Politicians cannot be trusted to set the fiscal rules


On the last of these comments on the UK fiscal framework John considers the impact and role of borrowing limits

The fiscal framework set out for the UK in 1998 has two principal components. The golden rule states that current expenditure should match tax receipts over an economic cycle. The sustainable investment rule requires that net public sector debt should not exceed 40 per cent of gross domestic product. Spending and borrowing constraints are both sensible principles. But, as I explained in my column of July 23, worthy aims can have negative effects when they are cast as performance targets. Effort goes into meeting the targets, not the purposes of the targets.

The malign consequences have been evident in contexts as diverse as the economic planning system of the Soviet Union and the accounts of Enron, the remuneration systems of senior executives and the management practices of National Health Service hospitals. Factories meet their targets, debtors fulfil their covenants, managers win their bonuses and clinicians reduce their waiting lists – but output is not necessarily any bigger, nor finances sounder, shareholder value is not created and patient care is no better.

And so with the effects of these fiscal rules. The appearance of prudence, not prudence itself, was sought and rewarded. On July 23 I discussed the effect of the golden rule but the distorting influence of the sustainable investment rule has been much more serious. The British government has spent hundreds of millions in advisory and consultancy fees and much more in additional financing costs to circumvent constraints of its own devising.

Both the borrowing target and the content of the borrowing target are arbitrary. British government borrowing, about 70 per cent of GDP in the 1970s, is now a reported 40 per cent: a truer figure is probably between 50 per cent and 60 per cent, so that borrowing has fallen, even if not by as much as stated. With lower interest rates, interest is about 5 per cent of government operating revenues, conservative gearing by private sector standards.

But private sector standards are of limited relevance: government accounting is inherently different. The balance sheet has little meaning for the tax-imposing entity that determines what are and are not the liabilities of all economic agents, including itself. Arguments over what is, and is not, government borrowing are beside the point.

The question that needs to be posed is clear: “Do commitments imply a higher tax burden tomorrow than we experience today?” If they do, we are imposing obligations on our children and grandchildren that we are not ourselves prepared to shoulder. Let us call that the “sustainable tax burden question”. Answering this question would require the inclusion of contingent liabilities – for funding Railtrack or bailing out Northern Rock – to the extent that they are expected to materialise. Future pension costs are acknowledged insofar as we choose not to fund them or they exceed the costs of unfunded pensions we give to our grandparents. The sustainable tax burden approach recognises that the costs of unitary payments under private finance initiatives were always government obligations essentially identical to the interest costs that would have been incurred if the same expenditures had been recorded in the public sector.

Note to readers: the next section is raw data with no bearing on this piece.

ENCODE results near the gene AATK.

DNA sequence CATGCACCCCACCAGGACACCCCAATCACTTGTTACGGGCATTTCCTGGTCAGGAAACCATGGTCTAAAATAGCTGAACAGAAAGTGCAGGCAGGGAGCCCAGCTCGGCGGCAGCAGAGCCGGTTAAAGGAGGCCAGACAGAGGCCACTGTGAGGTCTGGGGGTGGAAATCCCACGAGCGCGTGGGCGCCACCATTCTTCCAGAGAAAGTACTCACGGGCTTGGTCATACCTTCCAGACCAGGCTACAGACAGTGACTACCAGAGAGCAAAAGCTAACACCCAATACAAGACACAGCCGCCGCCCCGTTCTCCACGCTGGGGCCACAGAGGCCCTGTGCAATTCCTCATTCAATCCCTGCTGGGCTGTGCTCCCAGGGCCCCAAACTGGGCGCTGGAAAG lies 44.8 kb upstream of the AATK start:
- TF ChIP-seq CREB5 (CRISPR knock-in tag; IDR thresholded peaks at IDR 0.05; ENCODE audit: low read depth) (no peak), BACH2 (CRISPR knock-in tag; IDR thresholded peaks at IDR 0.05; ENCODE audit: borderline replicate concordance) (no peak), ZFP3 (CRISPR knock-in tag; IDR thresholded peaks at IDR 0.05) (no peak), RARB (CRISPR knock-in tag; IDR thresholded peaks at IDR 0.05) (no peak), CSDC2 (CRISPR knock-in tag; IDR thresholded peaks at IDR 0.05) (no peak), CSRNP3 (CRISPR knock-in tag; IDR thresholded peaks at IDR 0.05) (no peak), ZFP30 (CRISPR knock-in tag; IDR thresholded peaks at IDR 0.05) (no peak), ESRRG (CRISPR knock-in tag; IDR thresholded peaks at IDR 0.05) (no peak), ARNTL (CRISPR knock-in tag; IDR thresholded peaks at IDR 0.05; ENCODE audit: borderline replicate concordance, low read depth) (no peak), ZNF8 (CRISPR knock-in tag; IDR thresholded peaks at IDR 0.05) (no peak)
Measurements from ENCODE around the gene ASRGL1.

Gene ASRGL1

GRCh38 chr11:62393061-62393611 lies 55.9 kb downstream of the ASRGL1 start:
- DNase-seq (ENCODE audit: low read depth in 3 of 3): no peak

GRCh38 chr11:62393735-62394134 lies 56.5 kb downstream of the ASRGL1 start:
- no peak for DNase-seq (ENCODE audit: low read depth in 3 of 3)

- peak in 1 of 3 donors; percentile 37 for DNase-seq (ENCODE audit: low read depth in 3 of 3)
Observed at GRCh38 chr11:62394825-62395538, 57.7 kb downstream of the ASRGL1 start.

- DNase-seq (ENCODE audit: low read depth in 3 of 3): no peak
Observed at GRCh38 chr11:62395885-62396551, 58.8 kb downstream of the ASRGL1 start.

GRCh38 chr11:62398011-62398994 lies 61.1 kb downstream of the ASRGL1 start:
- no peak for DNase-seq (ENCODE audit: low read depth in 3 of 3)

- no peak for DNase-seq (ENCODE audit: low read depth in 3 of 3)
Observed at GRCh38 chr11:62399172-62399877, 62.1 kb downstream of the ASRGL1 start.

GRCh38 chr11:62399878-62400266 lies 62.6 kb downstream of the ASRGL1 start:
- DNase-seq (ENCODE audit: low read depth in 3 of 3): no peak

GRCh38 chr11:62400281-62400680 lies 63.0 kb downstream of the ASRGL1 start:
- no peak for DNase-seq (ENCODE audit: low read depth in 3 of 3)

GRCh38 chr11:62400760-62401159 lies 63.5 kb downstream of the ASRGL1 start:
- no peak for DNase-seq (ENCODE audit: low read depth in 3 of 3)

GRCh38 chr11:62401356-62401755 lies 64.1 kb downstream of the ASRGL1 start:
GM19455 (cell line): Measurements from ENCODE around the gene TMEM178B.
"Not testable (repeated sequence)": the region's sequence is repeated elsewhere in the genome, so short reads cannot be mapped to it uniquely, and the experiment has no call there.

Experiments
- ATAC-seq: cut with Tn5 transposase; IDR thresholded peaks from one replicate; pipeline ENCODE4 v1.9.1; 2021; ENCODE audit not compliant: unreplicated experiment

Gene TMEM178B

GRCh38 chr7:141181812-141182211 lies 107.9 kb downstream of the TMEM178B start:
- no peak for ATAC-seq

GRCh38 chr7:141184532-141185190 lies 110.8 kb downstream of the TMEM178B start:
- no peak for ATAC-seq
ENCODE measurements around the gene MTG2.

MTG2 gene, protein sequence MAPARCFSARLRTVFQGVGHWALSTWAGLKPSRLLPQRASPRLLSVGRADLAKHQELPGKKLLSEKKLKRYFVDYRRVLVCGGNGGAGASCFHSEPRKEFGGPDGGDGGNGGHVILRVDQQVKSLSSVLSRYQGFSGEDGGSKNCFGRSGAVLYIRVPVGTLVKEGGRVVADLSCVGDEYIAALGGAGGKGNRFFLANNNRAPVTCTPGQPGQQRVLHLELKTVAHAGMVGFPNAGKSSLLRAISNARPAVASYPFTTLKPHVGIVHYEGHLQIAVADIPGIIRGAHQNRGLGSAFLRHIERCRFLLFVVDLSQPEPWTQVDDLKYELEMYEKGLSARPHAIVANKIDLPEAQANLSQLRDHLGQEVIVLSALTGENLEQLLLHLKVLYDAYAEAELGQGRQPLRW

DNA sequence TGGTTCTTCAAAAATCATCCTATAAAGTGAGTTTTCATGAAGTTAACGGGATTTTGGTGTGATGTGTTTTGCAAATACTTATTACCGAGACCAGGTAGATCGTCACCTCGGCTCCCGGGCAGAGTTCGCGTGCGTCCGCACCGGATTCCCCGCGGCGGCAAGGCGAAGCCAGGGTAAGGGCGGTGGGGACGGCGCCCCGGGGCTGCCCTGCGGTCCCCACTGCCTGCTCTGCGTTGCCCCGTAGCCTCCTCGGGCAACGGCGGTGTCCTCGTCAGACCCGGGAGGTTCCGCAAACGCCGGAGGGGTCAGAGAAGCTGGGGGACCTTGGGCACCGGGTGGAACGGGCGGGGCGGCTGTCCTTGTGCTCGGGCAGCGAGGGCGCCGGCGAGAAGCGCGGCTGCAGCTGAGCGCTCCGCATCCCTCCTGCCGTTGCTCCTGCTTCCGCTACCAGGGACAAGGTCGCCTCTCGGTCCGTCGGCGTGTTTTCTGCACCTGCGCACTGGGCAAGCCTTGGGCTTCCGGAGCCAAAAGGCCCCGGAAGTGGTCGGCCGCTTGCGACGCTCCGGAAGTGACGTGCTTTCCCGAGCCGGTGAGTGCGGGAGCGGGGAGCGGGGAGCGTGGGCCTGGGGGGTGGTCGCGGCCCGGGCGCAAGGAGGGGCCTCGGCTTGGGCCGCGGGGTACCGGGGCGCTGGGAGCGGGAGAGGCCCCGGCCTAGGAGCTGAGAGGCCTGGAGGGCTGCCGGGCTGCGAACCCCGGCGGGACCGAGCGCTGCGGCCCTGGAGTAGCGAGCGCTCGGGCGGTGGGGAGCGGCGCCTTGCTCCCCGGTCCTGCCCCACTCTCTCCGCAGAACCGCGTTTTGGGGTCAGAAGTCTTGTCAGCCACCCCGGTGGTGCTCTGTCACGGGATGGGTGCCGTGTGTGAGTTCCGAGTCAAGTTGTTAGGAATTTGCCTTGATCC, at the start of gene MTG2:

Governments cannot be trusted to give an honest answer to the sustainable tax burden question themselves and to invite them to do so would lead to a new round of statistical distortions. Even if government had the best intentions – a big if – too many issues in estimation of the sustainable tax burden involve judgment and subjectivity to ask people whose career progress depends on pleasing ministers to make the assessment.

Give this responsibility to a fiscal policy commission. It should not have the job of setting tax rates, so the analogy with the Bank of England’s monetary policy committee should not be stretched too far. But the FPC should compile an independent audit and, as with the MPC, its members should have such authority that it cannot be bullied. Without such an institution, the new fiscal framework which the government plans will be tarnished from inception by the loss of credibility of the old.

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